VOCATIONAL degree courses are attracting more applicants than ever, with new universities showing most flexibility in ditching traditional courses, figures reveal this week.
Data from the Universities and Colleges Admissions Service show the continuing decline of traditional subjects such as the pure sciences in favour of more practical courses such as those allied to medicine or applied engineering which can lead to well-paid jobs.
GNVQs, the vocational alternative to A-level, have also gained acceptance. The number of students using them to get into university has trebled in the past three years. All but 30 of Britain's higher education institutions have so far this year accepted applicants with the qualification. Most are going to new universities, where courses more closely match the GNVQ mode of study. For the first time this year, courses offered by polytechnics which became universities in 1992 outnumber those offered by the older institutions.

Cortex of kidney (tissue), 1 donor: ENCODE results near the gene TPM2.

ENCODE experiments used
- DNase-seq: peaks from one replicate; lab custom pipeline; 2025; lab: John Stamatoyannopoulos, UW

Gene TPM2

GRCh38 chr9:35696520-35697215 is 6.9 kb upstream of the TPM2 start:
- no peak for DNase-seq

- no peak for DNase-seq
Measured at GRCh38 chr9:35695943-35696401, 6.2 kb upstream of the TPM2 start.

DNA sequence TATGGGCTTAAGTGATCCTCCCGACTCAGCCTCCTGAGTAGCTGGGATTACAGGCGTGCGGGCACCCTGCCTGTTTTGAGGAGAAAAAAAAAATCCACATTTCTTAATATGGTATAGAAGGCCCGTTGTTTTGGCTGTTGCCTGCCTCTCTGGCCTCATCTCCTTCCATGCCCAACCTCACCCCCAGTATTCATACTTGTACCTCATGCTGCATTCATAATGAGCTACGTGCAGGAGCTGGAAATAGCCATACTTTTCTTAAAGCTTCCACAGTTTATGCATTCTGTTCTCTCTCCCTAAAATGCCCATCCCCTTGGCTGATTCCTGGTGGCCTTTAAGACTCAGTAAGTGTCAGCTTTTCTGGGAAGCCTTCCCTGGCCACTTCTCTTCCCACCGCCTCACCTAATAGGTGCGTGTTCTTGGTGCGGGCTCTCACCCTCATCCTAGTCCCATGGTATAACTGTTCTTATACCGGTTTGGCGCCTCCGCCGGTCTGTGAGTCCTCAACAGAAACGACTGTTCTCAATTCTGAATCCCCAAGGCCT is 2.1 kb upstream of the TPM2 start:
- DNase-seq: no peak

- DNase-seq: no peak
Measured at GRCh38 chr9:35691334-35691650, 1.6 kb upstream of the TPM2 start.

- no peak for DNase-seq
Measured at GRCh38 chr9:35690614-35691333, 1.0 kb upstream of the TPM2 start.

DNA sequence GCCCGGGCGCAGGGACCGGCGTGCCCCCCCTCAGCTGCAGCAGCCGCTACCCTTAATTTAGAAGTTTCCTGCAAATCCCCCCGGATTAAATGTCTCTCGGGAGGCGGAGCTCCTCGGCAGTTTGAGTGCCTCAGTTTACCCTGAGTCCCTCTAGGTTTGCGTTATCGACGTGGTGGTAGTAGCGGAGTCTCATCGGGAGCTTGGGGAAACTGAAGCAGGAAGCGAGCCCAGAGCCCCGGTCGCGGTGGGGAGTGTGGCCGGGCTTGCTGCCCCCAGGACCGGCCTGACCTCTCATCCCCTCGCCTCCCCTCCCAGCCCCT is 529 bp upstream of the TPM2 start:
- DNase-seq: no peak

Tony Higgins, the chief executive of UCAS, said: "The post-92 universities appear to be following a policy of diversity in constructing and marketing their programmes."
Computer sciences and software engineering are on the rise, while "caring" but relatively low-paid professions such as social work, nursing and teaching show continued decline. "Physiotherapy and occupational therapy are increasingly becoming graduate professions," Dr Higgins said.
While total applications increased this year, the number of mature applicants fell. Fees could be a cause, over-21s with jobs and mortgages being more reluctant to take on extra debts.
But Dr Higgins said the fall was also part of a three-year trend. It could be the flow had dried up of members of the baby-boomer generation who were unable to get to university in the pre-expansion 1970s. More research is planned.
A Statistical Bulletin of Subject Trends, 1997 Entry: copies pound;5 from UCAS, Fulton House, Jessop Ave, Cheltenham GL50 3SH.